The biggest learning point for Dev Amritesh, COO, Dunkin' Donuts India, from his earlier role as marketing head of Dominos Pizza has been localisation. From sourcing ingredients to offering an Indian touch to the menu, it is the strategy of not copy-pasting the international business model that has worked well for Dominos
in India. The pizza giant has close to 500 stores in the country. Amritesh's strategy for America's popular doughnut and coffee brand, Dunkin Donuts, has also been that of localisation. Both Dominos and Dunkin are present in India through franchise deals with Jubilant FoodWorks
Almost two years after entering India, the over $7-billion brand is getting ready to spread its wings in western India with its first store in Mumbai set to open in March. Since its launch in 2012, Dunkin Donuts has set up 21 stores in northern India and aims to set up around 100 stores by 2017. Amritesh says there was no way the global model of Dunkin' Donuts would have worked in India. "Majority of Dunkin' Donut's sales in the US happen between 6 am to 8 am. The whole of America literally runs on Dunkin' Donuts, as people constantly hop in and out of a Dunkin' Donuts store as they get to work. Replicating this model in India is difficult as the concept of having breakfast on the go doesn't exist."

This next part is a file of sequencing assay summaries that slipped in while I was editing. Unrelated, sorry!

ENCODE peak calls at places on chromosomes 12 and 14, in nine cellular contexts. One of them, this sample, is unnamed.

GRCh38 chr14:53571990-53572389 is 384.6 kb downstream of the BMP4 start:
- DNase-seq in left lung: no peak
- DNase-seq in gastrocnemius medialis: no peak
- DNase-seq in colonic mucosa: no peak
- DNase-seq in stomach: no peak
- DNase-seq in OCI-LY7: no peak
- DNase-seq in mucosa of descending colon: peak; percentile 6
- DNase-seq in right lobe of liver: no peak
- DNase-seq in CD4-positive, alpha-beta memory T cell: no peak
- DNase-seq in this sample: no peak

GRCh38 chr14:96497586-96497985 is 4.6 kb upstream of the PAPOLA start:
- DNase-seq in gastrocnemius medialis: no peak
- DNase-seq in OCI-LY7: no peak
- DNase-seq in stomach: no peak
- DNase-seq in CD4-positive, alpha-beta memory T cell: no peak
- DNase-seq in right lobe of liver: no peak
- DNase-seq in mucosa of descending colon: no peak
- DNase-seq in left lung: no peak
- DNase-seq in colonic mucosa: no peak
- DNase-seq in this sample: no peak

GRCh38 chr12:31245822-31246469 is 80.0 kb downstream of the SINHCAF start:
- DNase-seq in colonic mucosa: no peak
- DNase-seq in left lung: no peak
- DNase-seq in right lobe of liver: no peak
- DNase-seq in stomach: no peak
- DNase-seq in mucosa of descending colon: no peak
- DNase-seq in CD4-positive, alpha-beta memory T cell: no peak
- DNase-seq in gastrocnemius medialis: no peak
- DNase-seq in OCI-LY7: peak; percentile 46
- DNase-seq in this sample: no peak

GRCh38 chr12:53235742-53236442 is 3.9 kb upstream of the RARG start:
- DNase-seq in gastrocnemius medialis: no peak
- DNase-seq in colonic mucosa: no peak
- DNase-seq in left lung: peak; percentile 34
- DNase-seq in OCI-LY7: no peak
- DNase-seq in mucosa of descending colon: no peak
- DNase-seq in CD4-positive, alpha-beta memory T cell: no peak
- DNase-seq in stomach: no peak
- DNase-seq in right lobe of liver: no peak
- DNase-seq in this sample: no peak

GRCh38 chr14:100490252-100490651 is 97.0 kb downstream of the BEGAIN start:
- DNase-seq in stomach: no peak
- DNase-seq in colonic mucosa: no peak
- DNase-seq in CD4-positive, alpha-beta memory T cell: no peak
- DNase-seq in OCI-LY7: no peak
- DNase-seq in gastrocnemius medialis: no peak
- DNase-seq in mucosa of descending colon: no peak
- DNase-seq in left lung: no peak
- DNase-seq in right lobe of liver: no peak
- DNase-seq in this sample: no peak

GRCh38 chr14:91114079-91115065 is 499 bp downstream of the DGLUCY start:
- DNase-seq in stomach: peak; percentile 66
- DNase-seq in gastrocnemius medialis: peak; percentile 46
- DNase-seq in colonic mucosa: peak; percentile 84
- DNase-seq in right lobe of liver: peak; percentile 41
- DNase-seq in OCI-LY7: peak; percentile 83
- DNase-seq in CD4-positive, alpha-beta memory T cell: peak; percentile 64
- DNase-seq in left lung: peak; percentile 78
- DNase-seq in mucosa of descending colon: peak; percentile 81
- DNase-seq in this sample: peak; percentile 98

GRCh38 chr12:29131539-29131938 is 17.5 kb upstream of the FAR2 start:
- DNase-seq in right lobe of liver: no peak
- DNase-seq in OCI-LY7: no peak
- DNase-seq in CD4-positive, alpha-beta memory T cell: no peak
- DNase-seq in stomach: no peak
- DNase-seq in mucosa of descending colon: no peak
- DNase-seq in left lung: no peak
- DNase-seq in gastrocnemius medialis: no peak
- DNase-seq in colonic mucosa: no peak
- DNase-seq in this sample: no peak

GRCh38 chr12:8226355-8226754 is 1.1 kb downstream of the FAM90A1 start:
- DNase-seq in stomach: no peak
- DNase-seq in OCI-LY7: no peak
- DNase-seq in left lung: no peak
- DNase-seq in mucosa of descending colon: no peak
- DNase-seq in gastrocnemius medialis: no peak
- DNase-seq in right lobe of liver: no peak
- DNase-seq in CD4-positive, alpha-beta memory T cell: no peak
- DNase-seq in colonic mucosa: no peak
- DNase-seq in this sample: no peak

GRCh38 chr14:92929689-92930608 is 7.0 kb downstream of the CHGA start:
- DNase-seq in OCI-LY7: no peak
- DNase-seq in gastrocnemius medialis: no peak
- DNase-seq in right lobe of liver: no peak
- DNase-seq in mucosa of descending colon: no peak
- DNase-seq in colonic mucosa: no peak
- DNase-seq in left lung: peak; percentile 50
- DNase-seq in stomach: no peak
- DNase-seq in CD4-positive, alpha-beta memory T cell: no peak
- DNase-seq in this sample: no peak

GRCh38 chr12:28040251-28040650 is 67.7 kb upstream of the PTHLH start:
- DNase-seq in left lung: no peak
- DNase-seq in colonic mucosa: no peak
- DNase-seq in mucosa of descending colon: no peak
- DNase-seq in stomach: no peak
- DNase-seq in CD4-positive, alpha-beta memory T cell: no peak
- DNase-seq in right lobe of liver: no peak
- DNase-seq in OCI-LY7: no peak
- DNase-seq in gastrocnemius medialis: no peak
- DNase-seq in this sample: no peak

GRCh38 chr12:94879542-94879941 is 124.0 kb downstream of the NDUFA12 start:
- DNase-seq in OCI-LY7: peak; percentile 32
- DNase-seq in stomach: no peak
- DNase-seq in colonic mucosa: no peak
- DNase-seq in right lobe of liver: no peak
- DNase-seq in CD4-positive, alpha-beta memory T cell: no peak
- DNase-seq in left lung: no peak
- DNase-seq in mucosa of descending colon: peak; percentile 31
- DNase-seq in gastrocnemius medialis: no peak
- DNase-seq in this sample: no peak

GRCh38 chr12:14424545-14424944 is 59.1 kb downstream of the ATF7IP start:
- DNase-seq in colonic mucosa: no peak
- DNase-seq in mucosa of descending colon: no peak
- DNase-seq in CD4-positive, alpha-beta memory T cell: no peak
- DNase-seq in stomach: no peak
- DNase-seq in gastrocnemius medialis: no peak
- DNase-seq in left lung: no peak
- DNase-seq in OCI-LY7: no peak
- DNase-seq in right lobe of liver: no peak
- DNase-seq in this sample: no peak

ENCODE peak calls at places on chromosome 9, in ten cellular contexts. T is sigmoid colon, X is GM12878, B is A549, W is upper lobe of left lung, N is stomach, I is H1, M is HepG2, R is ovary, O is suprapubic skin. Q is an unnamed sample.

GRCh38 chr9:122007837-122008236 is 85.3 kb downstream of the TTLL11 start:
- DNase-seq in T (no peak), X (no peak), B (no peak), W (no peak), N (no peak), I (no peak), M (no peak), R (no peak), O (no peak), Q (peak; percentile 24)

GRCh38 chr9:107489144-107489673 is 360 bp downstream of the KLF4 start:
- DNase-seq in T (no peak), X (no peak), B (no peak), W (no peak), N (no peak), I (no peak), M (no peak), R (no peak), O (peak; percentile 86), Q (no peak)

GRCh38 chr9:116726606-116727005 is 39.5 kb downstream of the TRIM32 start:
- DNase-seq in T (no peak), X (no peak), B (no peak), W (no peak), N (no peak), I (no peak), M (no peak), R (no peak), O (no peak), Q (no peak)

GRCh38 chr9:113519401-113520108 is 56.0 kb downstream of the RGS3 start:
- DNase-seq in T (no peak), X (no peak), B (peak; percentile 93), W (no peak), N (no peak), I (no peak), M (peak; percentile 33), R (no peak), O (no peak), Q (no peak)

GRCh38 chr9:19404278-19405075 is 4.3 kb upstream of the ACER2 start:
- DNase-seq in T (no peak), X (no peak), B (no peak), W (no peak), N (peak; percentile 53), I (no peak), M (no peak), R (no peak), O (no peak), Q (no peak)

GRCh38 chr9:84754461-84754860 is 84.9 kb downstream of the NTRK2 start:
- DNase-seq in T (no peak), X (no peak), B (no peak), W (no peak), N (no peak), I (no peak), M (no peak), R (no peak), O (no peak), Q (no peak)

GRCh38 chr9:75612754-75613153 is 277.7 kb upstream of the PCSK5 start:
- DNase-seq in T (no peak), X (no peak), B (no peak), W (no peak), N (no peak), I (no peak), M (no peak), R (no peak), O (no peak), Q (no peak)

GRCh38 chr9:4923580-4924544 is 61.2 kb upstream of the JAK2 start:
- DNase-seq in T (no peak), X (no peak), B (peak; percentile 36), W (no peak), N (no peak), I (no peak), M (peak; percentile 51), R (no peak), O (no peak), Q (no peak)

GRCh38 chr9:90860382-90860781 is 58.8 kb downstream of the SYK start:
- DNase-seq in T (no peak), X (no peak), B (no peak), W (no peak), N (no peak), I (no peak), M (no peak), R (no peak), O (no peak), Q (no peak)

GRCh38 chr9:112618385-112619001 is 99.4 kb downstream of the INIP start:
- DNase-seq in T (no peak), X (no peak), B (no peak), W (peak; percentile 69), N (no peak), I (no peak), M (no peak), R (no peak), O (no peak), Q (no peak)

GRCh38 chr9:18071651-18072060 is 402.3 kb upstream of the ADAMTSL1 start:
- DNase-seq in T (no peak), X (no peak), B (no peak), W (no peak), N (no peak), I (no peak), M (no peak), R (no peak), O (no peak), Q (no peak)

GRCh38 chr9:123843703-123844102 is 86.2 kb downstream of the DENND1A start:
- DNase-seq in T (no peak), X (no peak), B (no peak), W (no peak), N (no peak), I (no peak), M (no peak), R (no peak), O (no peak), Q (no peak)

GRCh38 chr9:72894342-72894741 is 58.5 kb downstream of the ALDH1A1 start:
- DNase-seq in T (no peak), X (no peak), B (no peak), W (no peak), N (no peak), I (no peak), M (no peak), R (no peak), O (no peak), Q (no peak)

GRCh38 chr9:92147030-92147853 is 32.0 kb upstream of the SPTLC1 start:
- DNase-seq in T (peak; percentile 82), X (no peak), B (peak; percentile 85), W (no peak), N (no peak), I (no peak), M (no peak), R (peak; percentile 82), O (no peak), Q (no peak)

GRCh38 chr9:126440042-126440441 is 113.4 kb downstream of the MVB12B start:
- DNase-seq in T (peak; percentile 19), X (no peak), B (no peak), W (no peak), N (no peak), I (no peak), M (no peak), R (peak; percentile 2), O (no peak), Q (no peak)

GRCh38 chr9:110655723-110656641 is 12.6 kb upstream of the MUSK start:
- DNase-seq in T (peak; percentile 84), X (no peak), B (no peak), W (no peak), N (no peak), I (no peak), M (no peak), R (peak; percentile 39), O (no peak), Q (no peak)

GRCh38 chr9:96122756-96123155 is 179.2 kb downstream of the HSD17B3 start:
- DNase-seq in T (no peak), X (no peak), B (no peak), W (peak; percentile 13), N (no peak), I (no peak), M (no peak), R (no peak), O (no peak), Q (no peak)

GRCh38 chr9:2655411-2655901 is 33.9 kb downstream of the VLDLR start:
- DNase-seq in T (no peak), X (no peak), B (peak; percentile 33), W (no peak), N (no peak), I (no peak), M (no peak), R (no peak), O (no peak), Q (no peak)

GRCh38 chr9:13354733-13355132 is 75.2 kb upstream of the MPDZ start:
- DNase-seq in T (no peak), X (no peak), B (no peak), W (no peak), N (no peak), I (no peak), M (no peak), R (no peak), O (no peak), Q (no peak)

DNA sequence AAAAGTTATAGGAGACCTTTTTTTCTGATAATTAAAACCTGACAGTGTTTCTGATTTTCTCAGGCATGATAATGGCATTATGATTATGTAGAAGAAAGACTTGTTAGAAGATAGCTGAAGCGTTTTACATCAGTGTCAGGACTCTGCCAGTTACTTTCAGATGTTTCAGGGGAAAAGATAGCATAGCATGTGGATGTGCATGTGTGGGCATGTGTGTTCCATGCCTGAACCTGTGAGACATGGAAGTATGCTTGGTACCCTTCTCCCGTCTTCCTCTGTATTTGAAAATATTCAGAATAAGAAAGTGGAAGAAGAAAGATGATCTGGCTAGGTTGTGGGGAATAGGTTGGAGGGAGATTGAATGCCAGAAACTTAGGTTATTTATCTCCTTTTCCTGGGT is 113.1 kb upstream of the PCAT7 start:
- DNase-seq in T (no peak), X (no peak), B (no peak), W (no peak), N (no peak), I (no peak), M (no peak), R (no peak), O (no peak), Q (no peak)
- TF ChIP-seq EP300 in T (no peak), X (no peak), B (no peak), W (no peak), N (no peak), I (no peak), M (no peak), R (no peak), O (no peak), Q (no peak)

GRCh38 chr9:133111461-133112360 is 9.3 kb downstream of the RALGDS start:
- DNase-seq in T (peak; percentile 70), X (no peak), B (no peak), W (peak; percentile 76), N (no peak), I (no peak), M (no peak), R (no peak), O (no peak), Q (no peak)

Therefore, unlike the American slogan of 'America runs on Dunkin', which clearly targets the average American, Dunkin' Donuts in India reaches out to young adults with its slogan of 'Get Your Mojo Back!'. More than 50 per cent of Indians are below the age of 35, and Indians like to experience the ambience of a restaurant when they go out for a meal. "There are enough moments in a young person's life when things go terribly wrong for them, therefore our slogan to the youth is to come to Dunkin' Donuts when everything is going wrong for them and get their mojo back."
Though signature Dunkin' Donuts offerings such as Glazed Donuts and Dunkaccino are part of the India offerings, more than 60 per cent of the India menu has been altered to suit local tastes. Their stores in India have more on their plate than the rest of the world, where Dunkin is known for its doughnuts, coffee and sandwiches. In India, the company offers a variety of burgers, which Amritesh says are giving a number of traditional burger retail chains a run for their money. "Indians don't want cookie-cutter products. They are looking for innovations all the time."